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This post was edited by abramicus at 2012-10-22 04:31|
While it is appropriate for China to patrol its waters up to some 30 miles from the shore of Diaoyudao, it has avoided getting closer to the island for the most part, even just within 12 nautical miles that is the boundary of its sovereign territory, and never attempted to land its sailors on the island.
One cannot be too critical of China's cautious and patient approach to the explosive problem of Japan "nationalizing" its sovereign territory by an official act of its Cabinet on September 11, 2012, because the consequences of attempting a forced landing on Diaoyudao is likely to be bloodshed that could lead to an all-out war, and even, possibly, though remotely, another world war.
Thus, China has given Japan multiple opportunities to say it is sorry, simply by the Cabinet reversing its own decision to "nationalize" Diaoyudao, and then inviting China to the negotiating table to discuss their dispute over its sovereignty. Japan, on the other hand, has taken China's offers for talks to signify weakness, and all the more insisted it will never reverse its "nationalization" of Diaoyudao, and repeated its incorrect position that Japan's sovereignty over Diaoyu is not in question, when it clearly is in question. Even the USA said it could not take a position on the sovereignty of Diaoyu, which it would have done, if it was sure Diaoyu really belonged to Japan. The indecision of the USA is proof enough that the sovereignty of Diaoyu is definitely a question mark at the very least, even though to China, its claim of sovereignty is backed up by every piece of historical evidence.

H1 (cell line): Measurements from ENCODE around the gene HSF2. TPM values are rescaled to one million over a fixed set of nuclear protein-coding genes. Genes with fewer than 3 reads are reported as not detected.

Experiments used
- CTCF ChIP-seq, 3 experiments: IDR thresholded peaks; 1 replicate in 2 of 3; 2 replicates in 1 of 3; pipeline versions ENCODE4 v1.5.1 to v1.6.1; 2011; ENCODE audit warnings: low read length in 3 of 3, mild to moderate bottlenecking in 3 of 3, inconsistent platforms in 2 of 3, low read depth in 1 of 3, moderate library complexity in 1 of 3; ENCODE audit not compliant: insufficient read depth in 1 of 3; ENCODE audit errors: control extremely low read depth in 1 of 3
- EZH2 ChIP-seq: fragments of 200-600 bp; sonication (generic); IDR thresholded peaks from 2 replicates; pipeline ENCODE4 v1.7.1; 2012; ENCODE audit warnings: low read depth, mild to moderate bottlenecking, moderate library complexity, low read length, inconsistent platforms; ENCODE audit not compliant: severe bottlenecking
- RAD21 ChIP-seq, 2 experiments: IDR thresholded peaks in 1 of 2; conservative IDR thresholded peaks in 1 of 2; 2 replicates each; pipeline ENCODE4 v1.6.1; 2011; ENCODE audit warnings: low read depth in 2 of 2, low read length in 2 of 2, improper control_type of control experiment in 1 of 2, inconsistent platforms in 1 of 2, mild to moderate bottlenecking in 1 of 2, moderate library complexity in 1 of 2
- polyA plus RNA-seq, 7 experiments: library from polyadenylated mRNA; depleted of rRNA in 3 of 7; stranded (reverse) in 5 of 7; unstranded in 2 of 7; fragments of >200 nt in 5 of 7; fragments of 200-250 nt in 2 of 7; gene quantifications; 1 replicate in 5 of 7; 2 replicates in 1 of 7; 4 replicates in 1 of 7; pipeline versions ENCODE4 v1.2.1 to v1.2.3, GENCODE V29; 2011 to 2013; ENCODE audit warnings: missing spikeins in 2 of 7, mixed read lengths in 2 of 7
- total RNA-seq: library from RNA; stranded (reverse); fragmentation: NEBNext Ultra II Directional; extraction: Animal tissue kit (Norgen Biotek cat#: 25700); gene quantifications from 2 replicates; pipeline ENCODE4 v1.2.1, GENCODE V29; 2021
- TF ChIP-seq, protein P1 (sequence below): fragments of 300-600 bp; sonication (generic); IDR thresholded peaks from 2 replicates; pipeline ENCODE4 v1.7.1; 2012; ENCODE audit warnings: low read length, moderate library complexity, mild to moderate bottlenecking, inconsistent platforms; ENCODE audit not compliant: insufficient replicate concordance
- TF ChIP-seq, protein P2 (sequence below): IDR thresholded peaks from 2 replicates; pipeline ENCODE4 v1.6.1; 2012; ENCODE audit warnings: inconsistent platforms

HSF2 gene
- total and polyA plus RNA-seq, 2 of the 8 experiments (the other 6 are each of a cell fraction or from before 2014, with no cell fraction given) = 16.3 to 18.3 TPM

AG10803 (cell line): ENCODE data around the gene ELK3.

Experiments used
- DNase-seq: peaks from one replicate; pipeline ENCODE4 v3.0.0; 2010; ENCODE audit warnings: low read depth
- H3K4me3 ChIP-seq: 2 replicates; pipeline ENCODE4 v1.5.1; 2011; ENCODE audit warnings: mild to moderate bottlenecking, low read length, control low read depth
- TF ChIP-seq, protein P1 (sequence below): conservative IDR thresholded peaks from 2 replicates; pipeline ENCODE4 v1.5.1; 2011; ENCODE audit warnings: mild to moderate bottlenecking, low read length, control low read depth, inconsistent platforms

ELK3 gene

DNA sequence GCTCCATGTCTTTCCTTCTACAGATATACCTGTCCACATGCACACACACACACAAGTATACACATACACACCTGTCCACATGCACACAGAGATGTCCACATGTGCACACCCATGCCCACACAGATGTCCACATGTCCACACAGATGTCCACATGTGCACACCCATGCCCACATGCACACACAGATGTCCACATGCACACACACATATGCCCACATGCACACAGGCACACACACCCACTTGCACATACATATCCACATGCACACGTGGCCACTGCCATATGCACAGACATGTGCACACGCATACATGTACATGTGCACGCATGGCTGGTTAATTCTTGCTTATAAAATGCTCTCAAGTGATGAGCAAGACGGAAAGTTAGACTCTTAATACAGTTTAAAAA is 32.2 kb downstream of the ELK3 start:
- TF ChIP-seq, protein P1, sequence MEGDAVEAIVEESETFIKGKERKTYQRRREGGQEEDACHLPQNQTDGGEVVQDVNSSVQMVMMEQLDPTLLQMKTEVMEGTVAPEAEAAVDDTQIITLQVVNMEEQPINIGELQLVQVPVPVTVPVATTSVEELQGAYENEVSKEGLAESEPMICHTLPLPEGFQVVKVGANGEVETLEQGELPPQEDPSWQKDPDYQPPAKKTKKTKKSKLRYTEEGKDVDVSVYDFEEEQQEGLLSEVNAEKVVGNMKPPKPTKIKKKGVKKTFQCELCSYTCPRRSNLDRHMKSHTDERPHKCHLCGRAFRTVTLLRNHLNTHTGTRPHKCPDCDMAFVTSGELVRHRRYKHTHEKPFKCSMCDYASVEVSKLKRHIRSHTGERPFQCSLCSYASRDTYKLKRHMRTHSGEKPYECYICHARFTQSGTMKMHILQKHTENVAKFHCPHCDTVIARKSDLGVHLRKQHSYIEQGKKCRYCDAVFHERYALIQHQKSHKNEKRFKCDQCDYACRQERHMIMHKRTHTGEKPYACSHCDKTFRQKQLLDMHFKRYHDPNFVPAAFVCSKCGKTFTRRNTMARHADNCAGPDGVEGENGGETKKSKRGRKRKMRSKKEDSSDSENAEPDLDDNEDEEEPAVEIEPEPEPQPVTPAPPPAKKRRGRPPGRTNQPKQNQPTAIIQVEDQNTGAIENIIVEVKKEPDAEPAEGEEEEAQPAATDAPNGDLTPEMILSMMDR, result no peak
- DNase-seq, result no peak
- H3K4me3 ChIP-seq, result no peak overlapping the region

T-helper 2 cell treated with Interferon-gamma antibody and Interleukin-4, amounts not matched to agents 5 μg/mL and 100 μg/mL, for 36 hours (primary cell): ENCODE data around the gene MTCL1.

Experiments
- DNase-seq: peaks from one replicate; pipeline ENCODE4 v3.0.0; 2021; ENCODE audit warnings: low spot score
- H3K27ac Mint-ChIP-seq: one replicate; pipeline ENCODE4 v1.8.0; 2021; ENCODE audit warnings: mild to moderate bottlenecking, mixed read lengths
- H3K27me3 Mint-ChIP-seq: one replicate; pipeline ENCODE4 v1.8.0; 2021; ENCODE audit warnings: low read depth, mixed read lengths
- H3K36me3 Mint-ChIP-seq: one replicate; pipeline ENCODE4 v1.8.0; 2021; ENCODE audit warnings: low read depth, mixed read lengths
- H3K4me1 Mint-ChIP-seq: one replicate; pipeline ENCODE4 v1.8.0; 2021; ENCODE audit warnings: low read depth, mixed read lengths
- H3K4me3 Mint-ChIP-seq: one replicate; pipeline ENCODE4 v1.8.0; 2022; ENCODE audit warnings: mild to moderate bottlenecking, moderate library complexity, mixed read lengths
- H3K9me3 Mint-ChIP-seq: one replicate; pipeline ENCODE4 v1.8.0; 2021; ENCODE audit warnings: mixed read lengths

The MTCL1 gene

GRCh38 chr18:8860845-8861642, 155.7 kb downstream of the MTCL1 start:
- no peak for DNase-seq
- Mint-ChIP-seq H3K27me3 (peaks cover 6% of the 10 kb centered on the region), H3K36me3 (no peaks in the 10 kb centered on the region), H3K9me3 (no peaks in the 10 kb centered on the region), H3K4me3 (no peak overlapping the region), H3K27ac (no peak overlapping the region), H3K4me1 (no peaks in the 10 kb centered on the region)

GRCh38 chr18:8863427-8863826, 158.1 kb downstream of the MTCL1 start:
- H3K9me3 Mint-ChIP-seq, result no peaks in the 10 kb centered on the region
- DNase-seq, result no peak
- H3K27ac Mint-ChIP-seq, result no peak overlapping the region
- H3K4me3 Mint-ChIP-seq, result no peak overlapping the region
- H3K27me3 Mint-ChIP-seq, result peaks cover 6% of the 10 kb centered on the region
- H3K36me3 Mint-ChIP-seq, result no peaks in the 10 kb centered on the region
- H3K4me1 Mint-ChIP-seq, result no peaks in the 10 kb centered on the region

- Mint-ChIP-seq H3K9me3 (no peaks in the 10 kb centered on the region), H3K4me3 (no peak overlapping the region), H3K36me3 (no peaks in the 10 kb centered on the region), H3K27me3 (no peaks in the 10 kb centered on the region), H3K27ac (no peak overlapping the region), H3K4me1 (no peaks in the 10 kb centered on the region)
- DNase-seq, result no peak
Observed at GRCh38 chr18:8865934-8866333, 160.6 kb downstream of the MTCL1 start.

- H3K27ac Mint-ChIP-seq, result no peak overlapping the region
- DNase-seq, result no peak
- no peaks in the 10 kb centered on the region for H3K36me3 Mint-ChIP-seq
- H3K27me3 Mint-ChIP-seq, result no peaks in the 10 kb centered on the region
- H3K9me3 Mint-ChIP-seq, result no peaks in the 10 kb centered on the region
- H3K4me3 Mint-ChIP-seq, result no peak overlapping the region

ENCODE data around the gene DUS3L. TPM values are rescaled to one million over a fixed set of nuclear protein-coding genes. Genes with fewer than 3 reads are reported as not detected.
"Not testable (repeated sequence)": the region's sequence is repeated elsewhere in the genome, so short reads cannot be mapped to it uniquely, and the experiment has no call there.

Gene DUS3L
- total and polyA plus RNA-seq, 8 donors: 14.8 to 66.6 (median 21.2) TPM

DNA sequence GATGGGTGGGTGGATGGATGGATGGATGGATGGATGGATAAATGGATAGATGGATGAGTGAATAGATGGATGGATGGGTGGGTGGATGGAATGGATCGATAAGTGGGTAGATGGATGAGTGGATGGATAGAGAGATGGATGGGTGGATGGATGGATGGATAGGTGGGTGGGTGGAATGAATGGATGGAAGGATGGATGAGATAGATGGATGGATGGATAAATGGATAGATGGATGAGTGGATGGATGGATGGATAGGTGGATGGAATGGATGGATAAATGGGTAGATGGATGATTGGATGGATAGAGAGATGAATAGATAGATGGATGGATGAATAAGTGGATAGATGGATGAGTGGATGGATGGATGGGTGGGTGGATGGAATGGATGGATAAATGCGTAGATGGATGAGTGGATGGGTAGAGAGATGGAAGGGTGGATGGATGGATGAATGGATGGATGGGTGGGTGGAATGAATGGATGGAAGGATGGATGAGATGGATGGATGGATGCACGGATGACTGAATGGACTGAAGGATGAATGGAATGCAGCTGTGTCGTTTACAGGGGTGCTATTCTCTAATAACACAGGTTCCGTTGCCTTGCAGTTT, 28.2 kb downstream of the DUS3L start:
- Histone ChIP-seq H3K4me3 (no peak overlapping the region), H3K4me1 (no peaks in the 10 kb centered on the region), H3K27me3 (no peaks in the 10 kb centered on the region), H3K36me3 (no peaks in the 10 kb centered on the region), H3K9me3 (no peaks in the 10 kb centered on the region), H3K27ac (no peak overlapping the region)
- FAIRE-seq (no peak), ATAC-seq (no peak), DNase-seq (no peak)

On the other hand, with Japan insisting on "de facto" sovereignty, i.e., that it has its boots planted on Diaoyudao, while China's clippers are tossing in the waves outside its sovereign waters, China's ability to exercise jurisdiction over Diaoyu naturally is also in question, regardless of how questionable Japan's claim of sovereignty over Diaoyudao may be.
To resolve the question of China being able to exercise jurisdiction on Diaoyudao, having Chinese fishermen and coast guards on the ground on Diaoyudao is indispensable. It has become not a matter of if, but of when. Much as China does not savor such a physically dangerous encounter, and has reservations as to whether it can really pull off such an act, China is missing one element in its claim of sovereignty -- physical jurisdiction, even for just one day.
Thirty miles is a shore too far. Being on Diaoyudao is what really counts as sovereignty. The longer Japan holds out, the more likely it will face the Ground Zero reality of Chinese forces landing on Diaoyudao. Whether or not it will trigger a broader war, or even a world war, cannot be surmised from the current distance of 30 miles. But if Japan is to avoid severely unpleasant developments, Japan should withdraw from Diaoyudao physically or legally, before Ground Zero Day arrives. Heaven hath no wrath like mercy to vengeance turned.